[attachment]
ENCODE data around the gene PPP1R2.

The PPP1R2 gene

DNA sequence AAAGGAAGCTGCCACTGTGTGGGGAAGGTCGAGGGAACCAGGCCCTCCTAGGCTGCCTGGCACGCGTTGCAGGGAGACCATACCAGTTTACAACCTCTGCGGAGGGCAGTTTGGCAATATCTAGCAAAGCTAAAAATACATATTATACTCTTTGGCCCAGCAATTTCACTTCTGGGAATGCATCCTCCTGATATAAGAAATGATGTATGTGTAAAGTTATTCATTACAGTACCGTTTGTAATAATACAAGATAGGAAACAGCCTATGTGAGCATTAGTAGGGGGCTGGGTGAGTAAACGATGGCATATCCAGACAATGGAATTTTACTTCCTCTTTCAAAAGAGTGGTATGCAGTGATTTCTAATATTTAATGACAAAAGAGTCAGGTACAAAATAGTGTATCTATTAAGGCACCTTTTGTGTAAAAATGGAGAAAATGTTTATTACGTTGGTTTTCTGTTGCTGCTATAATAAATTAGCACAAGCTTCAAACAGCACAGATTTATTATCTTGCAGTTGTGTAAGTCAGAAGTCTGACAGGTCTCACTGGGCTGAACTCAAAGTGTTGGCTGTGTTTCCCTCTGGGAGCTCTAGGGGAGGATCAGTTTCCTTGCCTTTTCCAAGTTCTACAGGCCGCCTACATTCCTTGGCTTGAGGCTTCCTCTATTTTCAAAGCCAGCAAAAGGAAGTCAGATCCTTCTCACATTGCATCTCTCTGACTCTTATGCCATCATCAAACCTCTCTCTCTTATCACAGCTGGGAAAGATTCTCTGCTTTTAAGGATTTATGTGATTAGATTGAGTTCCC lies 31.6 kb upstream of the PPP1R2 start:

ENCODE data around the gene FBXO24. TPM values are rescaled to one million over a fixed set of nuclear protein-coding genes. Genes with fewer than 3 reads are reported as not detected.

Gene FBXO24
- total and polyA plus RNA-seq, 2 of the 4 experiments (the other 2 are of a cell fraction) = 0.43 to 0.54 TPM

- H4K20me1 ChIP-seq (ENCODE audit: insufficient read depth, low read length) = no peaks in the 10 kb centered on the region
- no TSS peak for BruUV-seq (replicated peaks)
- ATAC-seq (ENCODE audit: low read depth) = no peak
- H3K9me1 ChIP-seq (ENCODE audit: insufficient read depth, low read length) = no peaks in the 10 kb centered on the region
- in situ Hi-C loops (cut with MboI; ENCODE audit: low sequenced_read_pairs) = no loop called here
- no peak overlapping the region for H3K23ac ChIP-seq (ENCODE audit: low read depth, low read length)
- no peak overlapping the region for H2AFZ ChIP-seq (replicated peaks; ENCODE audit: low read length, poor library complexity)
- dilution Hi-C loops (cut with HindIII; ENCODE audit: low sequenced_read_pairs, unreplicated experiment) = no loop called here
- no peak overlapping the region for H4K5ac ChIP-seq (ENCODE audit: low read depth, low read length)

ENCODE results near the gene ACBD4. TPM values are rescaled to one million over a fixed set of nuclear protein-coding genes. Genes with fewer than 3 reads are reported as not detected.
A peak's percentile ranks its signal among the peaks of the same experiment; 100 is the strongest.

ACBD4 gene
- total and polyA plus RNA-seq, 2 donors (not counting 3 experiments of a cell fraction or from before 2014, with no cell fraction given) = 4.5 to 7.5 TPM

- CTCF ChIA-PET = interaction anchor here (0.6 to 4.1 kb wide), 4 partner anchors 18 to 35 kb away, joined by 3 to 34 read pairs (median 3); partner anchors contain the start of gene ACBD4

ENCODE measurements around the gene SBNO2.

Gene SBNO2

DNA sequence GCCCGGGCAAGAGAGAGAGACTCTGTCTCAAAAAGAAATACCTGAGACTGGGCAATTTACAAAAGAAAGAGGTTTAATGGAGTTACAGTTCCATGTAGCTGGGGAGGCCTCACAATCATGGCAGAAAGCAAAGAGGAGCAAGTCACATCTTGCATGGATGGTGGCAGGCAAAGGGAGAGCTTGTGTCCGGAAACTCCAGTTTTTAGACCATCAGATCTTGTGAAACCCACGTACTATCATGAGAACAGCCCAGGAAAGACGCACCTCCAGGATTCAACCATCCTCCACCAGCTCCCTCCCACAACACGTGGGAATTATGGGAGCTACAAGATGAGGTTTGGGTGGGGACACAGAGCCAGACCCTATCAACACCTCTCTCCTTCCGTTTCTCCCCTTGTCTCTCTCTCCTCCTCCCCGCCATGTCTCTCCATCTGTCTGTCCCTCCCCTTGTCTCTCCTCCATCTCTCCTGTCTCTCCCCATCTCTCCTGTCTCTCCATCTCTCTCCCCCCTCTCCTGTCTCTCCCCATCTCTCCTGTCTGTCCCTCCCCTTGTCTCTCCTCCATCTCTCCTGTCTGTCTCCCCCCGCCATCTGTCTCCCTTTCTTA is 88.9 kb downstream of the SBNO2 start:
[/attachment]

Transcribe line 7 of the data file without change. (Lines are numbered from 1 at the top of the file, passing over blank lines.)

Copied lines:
- H4K20me1 ChIP-seq (ENCODE audit: insufficient read depth, low read length) = no peaks in the 10 kb centered on the region